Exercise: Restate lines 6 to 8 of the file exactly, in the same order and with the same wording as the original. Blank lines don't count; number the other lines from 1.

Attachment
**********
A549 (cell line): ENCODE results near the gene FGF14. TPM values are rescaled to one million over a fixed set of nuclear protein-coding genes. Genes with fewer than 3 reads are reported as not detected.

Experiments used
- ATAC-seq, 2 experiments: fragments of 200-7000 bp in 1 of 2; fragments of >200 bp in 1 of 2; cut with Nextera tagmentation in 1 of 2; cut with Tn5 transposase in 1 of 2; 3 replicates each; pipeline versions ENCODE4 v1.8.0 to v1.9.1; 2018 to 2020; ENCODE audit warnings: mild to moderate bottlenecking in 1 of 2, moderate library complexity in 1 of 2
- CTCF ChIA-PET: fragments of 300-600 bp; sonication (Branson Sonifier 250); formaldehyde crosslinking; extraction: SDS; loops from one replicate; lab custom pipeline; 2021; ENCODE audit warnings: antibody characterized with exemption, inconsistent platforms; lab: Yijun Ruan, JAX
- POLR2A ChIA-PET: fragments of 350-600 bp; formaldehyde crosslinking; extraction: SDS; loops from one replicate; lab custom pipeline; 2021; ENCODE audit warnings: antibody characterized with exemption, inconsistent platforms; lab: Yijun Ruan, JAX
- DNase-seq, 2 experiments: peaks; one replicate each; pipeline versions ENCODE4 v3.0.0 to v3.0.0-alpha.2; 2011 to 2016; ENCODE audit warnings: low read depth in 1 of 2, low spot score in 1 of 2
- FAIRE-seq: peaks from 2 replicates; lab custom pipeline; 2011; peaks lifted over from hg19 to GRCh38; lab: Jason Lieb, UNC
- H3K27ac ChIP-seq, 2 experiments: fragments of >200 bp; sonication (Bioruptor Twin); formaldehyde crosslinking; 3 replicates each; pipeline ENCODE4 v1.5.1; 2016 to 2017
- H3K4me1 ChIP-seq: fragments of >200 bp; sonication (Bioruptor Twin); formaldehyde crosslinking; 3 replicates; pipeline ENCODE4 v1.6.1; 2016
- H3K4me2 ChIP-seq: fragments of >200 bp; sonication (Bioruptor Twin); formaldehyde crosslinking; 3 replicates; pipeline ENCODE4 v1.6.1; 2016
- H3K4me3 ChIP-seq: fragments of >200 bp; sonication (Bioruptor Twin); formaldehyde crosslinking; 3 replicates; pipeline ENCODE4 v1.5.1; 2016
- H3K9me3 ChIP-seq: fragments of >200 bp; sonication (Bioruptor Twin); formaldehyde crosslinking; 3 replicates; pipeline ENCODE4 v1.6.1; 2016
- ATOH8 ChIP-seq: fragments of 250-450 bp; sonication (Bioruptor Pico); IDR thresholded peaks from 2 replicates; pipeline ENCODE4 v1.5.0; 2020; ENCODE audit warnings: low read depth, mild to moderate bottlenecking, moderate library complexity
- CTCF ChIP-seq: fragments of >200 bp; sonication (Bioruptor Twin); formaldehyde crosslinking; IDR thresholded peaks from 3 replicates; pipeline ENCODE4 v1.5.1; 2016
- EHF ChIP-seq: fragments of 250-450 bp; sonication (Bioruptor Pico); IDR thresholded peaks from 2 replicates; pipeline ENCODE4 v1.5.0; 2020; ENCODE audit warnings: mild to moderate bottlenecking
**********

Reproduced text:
- DNase-seq, 2 experiments: peaks; one replicate each; pipeline versions ENCODE4 v3.0.0 to v3.0.0-alpha.2; 2011 to 2016; ENCODE audit warnings: low read depth in 1 of 2, low spot score in 1 of 2
- FAIRE-seq: peaks from 2 replicates; lab custom pipeline; 2011; peaks lifted over from hg19 to GRCh38; lab: Jason Lieb, UNC
- H3K27ac ChIP-seq, 2 experiments: fragments of >200 bp; sonication (Bioruptor Twin); formaldehyde crosslinking; 3 replicates each; pipeline ENCODE4 v1.5.1; 2016 to 2017